More informationSharp EL733A Tutorial
To begin, look at the face of the calculator. Almost every key on the EL733A has two functions: each key's primary function is noted on the key itself, while each key's secondary function is noted in
More informationTexas Instruments BAII Plus Tutorial for Use with Fundamentals 11/e and Concise 5/e
Texas Instruments BAII Plus Tutorial for Use with Fundamentals 11/e and Concise 5/e This tutorial was developed for use with Brigham and Houston s Fundamentals of Financial Management, 11/e and Concise,
More informationIntroduction. Turning the Calculator On and Off
Texas Instruments BAII PLUS Calculator Tutorial to accompany Cyr, et. al. Contemporary Financial Management, 1 st Canadian Edition, 2004 Version #6, May 5, 2004 By William F. Rentz and Alfred L. Kahl Introduction
More informationHewlettPackard 17BII Tutorial
To begin, look at the face of the calculator. Most keys on the 17BII have two functions: a key's primary function is noted in white on the key itself, while the key's secondary function is noted in gold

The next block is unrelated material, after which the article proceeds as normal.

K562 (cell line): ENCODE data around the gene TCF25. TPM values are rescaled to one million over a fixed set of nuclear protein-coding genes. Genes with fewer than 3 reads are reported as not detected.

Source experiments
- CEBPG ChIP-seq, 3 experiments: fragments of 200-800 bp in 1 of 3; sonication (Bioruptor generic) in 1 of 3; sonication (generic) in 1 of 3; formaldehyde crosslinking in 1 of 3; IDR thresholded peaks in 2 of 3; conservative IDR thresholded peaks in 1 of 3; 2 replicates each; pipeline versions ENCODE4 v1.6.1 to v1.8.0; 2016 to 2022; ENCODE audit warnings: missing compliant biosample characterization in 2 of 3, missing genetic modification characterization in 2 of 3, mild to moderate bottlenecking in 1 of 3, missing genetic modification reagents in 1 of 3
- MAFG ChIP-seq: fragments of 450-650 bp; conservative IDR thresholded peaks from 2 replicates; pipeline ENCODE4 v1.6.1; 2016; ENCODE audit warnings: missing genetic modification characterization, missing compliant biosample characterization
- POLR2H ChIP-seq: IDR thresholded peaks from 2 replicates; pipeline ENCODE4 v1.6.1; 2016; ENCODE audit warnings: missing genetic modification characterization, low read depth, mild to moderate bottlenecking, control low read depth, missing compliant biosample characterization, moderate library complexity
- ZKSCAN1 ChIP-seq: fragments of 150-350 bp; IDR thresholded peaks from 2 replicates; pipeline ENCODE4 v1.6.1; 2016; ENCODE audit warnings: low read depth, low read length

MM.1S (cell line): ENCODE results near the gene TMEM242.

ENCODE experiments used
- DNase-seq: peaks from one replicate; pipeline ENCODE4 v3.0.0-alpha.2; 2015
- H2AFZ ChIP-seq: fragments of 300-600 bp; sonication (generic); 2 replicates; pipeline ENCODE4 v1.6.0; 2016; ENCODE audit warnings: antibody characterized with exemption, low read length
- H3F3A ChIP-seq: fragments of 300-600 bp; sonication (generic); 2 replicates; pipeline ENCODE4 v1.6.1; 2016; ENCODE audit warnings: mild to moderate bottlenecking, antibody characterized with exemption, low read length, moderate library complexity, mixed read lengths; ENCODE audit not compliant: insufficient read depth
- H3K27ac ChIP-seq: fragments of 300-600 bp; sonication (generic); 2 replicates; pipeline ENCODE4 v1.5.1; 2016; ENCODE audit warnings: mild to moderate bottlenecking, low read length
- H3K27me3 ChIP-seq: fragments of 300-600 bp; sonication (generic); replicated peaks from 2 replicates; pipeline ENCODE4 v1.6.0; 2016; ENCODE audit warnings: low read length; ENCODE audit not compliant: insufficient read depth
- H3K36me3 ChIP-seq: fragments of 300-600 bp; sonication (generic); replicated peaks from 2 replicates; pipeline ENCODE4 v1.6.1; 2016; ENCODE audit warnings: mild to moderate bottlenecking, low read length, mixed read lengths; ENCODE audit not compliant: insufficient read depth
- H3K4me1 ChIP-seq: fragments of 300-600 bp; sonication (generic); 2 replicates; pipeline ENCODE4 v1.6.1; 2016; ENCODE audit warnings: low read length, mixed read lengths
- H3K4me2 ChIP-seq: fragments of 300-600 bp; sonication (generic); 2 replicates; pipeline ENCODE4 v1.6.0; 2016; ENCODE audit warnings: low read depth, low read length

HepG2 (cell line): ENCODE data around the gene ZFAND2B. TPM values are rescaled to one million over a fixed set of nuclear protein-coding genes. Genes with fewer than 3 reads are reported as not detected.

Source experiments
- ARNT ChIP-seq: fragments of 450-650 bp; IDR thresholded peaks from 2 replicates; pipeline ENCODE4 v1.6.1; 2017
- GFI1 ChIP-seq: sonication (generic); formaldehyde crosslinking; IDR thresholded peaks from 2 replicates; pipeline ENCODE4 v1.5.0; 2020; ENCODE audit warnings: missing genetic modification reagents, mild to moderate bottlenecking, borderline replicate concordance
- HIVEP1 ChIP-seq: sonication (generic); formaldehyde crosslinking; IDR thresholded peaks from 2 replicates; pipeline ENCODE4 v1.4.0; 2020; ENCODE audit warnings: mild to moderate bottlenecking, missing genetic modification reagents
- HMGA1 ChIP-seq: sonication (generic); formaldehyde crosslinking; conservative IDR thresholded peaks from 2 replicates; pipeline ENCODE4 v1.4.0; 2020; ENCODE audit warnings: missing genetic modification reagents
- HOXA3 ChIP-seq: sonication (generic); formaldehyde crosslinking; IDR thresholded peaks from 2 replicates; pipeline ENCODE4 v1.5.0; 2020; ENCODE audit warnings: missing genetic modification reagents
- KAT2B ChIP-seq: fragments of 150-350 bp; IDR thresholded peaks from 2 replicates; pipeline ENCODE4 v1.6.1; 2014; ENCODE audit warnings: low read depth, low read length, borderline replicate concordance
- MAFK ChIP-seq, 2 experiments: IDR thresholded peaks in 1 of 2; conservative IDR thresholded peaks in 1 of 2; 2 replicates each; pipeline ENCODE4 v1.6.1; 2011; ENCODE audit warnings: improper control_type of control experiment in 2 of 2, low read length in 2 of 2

More informationDiscounted Cash Flow Valuation
Discounted Cash Flow Valuation Chapter 5 Key Concepts and Skills Be able to compute the future value of multiple cash flows Be able to compute the present value of multiple cash flows Be able to compute
More informationChapter 4 Time Value of Money ANSWERS TO ENDOFCHAPTER QUESTIONS
Chapter 4 Time Value of Money ANSWERS TO ENDOFCHAPTER QUESTIONS 41 a. PV (present value) is the value today of a future payment, or stream of payments, discounted at the appropriate rate of interest.
More informationCHAPTER 2. Time Value of Money 21
CHAPTER 2 Time Value of Money 21 Time Value of Money (TVM) Time Lines Future value & Present value Rates of return Annuities & Perpetuities Uneven cash Flow Streams Amortization 22 Time lines 0 1 2 3
More informationCALCULATOR TUTORIAL. Because most students that use Understanding Healthcare Financial Management will be conducting time
CALCULATOR TUTORIAL INTRODUCTION Because most students that use Understanding Healthcare Financial Management will be conducting time value analyses on spreadsheets, most of the text discussion focuses
More informationHewlettPackard 12C Tutorial
To bein, look at the ace o the calculator. Every key (except the arithmetic unction keys in the ar riht column and the ive keys on the bottom let row) has two or three unctions: each key s primary unction
More informationCHAPTER 9 Time Value Analysis
Copyright 2008 by the Foundation of the American College of Healthcare Executives 6/11/07 Version 91 CHAPTER 9 Time Value Analysis Future and present values Lump sums Annuities Uneven cash flow streams
More informationEhrhardt Chapter 8 Page 1